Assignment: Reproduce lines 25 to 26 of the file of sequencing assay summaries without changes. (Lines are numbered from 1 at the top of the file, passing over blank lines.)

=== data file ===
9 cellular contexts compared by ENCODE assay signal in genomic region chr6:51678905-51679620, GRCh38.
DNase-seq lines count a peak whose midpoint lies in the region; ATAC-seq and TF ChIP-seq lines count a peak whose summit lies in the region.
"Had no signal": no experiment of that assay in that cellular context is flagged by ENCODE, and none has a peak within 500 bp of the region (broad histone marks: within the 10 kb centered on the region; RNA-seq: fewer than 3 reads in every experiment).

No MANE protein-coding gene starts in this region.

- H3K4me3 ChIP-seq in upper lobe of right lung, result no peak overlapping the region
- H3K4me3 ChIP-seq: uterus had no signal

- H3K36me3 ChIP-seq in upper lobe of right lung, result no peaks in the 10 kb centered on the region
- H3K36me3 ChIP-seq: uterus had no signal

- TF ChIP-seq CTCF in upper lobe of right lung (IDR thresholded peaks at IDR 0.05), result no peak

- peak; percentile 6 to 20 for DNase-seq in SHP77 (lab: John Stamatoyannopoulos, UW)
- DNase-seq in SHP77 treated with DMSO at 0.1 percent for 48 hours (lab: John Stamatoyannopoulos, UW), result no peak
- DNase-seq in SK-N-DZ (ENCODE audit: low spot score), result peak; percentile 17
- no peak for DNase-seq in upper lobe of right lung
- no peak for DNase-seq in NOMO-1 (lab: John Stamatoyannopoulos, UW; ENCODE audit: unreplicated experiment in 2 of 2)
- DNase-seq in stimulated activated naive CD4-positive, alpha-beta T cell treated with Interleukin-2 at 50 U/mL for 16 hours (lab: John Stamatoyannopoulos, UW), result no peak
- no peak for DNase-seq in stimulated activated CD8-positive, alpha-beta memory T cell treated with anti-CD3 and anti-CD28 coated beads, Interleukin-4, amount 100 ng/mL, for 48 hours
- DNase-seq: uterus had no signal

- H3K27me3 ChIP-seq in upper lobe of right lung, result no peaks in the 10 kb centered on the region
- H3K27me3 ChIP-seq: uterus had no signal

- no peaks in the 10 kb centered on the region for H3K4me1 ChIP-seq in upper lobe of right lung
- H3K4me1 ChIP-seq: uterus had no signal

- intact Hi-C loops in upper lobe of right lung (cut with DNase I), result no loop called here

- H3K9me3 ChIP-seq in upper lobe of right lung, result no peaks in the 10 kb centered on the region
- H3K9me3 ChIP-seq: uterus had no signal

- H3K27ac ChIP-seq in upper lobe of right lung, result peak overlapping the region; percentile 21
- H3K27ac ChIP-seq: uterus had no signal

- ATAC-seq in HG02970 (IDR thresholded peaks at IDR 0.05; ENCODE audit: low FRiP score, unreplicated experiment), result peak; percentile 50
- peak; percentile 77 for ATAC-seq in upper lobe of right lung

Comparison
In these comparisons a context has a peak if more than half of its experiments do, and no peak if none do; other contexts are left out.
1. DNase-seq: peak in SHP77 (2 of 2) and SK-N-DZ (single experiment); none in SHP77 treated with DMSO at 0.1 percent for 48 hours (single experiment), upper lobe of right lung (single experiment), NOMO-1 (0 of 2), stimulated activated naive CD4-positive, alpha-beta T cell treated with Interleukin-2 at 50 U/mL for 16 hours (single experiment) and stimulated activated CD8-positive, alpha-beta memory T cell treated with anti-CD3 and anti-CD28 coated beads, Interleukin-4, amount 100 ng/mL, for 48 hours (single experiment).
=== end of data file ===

- H3K27ac ChIP-seq in upper lobe of right lung, result peak overlapping the region; percentile 21
- H3K27ac ChIP-seq: uterus had no signal